Okay, that was pretty easy. I think the hard part is the waiting. For first-timers (me), it is recommended to let the dough refrigerate overnight (makes it easier to handle). Oh, and that hole in the lid of my bucket allows the gases given off due to fermentation to escape without exploding the bucket in my refrigerator. Awesome! You can refrigerate the dough for up to two weeks, but so far, we have gone through it faster than it can expire. It’s just too easy to make great pizza.

grab a half-pound wad of dough (the size of a large orange)

stretch the surface of the dough down on all sides to form a smooth ball

I have rolling-pinned my dough and I’ve tossed my dough. Both work fine. I did notice that Kaweah took a step closer to me with each toss… If your dough isn’t rolling out (keeps springing back) let it rest for a few minutes to allow the gluten to relax – it will be easier to roll or toss. My ultimate goal was to reproduce a favorite pizza at Secret Stash in Crested Butte, Colorado – a good 4+ hour drive from here. The Woodward pizza has a garlic butter base, fresh spinach, prosciutto, mozzarella, a salt and pepper crust, and is topped with eggs. The only thing I changed was fresh arugula (added after baking) instead of the fresh spinach, which leaves a funky gritty film on my teeth.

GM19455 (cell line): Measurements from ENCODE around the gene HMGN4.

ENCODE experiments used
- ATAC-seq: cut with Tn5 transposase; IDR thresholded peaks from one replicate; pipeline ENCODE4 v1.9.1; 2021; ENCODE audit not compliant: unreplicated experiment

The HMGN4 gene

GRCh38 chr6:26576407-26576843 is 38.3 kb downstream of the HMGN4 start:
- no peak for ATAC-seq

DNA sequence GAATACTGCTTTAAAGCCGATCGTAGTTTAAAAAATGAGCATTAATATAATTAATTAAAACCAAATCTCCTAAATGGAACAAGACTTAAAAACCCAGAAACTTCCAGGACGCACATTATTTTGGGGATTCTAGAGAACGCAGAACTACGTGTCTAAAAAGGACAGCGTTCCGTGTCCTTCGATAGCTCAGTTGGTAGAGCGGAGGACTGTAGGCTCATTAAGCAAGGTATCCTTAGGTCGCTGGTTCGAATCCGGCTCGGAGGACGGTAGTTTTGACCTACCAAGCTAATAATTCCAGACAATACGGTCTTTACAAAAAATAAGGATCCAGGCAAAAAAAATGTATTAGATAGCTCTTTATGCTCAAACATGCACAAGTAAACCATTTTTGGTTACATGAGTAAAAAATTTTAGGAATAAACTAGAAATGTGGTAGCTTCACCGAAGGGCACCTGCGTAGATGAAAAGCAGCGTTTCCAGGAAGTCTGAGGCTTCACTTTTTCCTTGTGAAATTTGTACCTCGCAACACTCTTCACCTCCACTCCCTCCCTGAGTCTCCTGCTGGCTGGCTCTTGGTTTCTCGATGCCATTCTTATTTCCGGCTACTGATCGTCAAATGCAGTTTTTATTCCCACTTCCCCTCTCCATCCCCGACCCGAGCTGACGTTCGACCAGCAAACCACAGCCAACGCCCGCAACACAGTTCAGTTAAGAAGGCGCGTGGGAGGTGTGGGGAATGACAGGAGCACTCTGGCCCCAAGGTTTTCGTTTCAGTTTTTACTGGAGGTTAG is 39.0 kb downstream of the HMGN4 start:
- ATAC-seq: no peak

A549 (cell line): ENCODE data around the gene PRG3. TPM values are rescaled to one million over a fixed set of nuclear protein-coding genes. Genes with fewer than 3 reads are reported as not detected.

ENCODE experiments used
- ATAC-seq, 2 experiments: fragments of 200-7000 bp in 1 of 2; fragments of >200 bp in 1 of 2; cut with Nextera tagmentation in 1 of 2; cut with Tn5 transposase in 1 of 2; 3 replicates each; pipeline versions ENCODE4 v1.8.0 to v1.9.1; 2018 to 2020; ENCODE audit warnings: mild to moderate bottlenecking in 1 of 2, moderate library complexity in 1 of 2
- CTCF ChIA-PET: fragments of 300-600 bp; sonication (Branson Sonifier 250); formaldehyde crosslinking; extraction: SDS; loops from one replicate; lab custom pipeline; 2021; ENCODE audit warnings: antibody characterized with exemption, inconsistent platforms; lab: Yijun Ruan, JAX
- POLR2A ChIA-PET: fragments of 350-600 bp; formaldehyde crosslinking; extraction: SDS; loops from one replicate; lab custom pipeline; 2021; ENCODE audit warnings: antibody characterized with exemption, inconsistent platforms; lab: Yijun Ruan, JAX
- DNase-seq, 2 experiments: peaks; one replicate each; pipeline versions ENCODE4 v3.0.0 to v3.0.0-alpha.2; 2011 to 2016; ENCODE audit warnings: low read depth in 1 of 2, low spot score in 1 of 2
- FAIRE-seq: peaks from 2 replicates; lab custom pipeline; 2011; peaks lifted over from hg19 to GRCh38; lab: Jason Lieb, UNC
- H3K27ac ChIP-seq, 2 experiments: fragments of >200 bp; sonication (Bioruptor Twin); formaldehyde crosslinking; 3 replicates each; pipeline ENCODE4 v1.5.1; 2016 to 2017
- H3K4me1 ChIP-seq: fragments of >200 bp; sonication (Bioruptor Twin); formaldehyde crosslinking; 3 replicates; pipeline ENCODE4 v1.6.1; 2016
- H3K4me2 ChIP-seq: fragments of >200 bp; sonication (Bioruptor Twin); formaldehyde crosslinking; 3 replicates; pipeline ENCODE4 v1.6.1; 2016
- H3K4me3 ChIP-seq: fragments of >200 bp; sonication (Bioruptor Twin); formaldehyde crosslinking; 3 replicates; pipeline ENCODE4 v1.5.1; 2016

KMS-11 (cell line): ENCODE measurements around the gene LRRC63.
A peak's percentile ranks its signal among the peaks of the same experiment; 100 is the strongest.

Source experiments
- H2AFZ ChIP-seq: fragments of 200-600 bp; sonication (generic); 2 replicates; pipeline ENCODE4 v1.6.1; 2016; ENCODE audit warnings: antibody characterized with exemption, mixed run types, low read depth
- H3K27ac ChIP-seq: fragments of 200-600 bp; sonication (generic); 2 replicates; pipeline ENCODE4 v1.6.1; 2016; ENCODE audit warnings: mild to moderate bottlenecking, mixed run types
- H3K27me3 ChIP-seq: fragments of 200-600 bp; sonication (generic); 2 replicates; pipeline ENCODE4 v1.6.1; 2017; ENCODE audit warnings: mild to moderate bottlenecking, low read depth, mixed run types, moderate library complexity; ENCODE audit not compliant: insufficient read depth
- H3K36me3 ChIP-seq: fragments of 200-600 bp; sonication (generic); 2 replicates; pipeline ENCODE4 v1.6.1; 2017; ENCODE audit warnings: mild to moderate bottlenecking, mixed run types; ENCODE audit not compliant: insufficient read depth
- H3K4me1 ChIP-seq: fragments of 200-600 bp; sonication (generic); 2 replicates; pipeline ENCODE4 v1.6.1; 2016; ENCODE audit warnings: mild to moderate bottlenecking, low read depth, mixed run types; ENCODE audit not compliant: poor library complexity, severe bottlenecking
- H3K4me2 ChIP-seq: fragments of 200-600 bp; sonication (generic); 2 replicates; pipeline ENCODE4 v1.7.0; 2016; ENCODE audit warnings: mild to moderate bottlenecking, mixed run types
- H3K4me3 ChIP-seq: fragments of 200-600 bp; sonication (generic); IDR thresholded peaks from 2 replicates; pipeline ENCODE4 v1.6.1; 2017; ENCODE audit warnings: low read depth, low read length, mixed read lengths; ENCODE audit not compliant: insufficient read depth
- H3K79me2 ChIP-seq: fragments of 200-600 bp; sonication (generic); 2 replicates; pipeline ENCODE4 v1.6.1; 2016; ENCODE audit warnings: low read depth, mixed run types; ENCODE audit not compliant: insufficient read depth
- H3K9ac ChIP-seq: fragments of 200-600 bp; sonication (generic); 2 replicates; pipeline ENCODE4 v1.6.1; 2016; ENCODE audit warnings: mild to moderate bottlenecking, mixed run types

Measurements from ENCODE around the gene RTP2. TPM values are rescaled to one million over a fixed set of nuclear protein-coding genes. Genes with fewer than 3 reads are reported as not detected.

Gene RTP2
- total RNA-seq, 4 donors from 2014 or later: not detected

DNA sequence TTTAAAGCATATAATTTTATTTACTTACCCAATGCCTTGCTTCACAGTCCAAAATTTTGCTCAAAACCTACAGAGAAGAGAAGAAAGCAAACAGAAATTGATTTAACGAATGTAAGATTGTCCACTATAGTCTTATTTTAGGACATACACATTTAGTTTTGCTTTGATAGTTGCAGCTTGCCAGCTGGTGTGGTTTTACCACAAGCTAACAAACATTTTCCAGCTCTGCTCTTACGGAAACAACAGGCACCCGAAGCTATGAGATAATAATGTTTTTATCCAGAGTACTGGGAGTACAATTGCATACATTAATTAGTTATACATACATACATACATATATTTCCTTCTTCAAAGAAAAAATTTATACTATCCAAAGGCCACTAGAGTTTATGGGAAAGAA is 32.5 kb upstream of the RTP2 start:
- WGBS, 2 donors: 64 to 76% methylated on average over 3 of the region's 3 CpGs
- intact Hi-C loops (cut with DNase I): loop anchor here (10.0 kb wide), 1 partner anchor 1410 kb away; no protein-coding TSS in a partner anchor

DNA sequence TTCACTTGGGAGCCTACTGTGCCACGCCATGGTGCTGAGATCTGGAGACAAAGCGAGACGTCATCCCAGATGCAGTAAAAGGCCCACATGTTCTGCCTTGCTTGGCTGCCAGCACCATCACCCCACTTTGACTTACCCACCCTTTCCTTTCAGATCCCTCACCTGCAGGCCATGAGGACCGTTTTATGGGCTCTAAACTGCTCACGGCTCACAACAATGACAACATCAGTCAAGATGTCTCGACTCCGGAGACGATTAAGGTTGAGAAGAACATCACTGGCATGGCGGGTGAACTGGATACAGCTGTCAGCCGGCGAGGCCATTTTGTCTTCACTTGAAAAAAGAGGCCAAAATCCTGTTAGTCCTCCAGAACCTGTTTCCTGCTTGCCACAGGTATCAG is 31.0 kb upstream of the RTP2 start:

prosciutto, mozzarella, garlic butter, fresh eggs, baby arugula

salt and pepper the crust, then spread some garlic butter on top

add sliced mozzarella and prosciutto

It was hot over the weekend, so we grilled our pizzas on a pizza stone. That worked well for us, otherwise I think we would have lost a pizza or two between the grates. Once you transfer the pizza from the peel to the stone, add the cracked egg on top. I haven’t mastered making large pizzas, so one egg per little pizza (about 12-inches in diameter) works perfectly. Seven minutes on the grill yields a soft-cooked yolk.

add the egg as soon as the pizza hits the stone